No evidence of book burning or obsessive compulsive behaviour at Cruib Lodge, Jura.

From the great raised beach at the head of outer West Loch Tarbert we set off in a brisk wind...  ...through the narrows at Cumhann Mor which lead into...  ...the middle loch. We were in the last hour of the flood so in addition to the wind we had some tidal assistance. This required some care as the narrows are riddled with rocks.  We took the tidal inside passage behind Eilean Dubh

by Douglas Wilcox (noreply@blogger.com) at May 20, 2016 09:59 am

May 19, 2016

Sea kayaking with seakayakphoto.com
Imagine you are at the edge of the sea on a day when it is difficult to say where the land ends and the sea begins and where the sea ends and the sky begins. Sea kayaking lets you explore these and your own boundaries and broadens your horizons. Sea kayaking is the new mountaineering.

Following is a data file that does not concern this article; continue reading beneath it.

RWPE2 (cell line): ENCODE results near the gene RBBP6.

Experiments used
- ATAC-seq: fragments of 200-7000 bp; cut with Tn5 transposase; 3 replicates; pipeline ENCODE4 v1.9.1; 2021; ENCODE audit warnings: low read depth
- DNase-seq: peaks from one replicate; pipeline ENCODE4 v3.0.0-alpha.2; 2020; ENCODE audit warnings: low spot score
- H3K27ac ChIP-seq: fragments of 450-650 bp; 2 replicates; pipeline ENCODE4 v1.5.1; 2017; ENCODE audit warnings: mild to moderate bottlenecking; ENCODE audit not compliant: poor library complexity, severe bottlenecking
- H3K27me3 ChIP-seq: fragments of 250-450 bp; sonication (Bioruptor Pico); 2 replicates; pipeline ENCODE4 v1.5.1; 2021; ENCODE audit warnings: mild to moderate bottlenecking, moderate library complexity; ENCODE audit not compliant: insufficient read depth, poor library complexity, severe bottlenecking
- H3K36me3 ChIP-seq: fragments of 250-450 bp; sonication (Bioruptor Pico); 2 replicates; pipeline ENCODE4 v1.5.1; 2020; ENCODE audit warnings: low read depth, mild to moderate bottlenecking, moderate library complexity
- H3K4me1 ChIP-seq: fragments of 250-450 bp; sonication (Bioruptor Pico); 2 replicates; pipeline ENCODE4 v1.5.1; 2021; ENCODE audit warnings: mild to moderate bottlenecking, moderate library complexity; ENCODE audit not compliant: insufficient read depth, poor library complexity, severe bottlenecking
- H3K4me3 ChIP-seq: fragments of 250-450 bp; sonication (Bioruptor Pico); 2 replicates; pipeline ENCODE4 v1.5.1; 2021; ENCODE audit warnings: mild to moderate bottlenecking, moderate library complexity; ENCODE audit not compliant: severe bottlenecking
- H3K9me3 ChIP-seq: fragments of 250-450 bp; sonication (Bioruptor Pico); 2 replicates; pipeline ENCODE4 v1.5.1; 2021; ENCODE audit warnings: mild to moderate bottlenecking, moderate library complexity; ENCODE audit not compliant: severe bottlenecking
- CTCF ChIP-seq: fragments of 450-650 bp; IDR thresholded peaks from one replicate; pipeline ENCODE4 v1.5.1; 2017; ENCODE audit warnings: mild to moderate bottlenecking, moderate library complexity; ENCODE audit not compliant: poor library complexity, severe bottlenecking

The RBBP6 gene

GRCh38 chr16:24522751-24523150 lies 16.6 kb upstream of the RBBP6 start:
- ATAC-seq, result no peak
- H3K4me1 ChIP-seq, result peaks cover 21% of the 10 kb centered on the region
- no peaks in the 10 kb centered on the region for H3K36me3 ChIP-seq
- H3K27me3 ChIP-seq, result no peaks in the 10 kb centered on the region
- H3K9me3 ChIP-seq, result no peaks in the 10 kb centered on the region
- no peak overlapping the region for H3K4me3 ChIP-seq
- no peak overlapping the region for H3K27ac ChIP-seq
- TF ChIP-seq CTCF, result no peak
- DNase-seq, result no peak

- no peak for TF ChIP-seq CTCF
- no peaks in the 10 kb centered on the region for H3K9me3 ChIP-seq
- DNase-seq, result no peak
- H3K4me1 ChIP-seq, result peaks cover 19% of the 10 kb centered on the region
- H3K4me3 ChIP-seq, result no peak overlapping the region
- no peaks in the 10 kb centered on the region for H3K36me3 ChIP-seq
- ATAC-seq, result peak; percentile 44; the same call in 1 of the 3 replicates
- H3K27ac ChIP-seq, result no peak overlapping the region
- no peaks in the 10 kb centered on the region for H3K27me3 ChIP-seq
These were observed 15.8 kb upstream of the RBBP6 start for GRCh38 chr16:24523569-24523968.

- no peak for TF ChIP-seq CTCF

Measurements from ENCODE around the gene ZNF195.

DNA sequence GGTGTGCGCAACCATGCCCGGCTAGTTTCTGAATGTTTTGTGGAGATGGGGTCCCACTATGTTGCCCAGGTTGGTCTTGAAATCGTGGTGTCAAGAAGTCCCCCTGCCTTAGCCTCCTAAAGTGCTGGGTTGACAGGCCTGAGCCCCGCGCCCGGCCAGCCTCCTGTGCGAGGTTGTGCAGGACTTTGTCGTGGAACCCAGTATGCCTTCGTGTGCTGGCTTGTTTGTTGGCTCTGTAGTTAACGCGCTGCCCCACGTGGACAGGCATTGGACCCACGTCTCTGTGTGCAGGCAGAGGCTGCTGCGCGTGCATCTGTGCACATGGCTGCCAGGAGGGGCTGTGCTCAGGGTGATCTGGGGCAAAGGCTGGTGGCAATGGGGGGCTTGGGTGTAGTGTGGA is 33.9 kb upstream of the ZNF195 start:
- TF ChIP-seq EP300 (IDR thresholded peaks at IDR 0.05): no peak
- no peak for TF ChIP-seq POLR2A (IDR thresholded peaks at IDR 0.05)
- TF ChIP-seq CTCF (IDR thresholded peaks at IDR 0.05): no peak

Raising expectations of the stunning raised beaches of West Loch Tarbert, Jura

We paddled on round the west coast of Jura leaving the Sound of Islay behind and entering West Loch Tarbert which nearly bisects the island. On our way we passed many more basalt dykes which ran down the hillside into the sea. This one looked like Chief Running Deer of Jura complete with war bonnet.  At this turquoise lagoon the waters were...  ...crystal clear and we stopped on its...

by Douglas Wilcox (noreply@blogger.com) at May 19, 2016 04:34 pm

Piragüismo San Fernando

CAMPEONATO DE ESPAÑA DE MARATÓN DE PIRAGÜISMO BANYOLES 2016


 Los días 14-15 de mayo  se ha  celebrado el XXI Cto. de España de Maratón Master en Banyoles-Bañolas.

GUIA DEL CAMPEONATO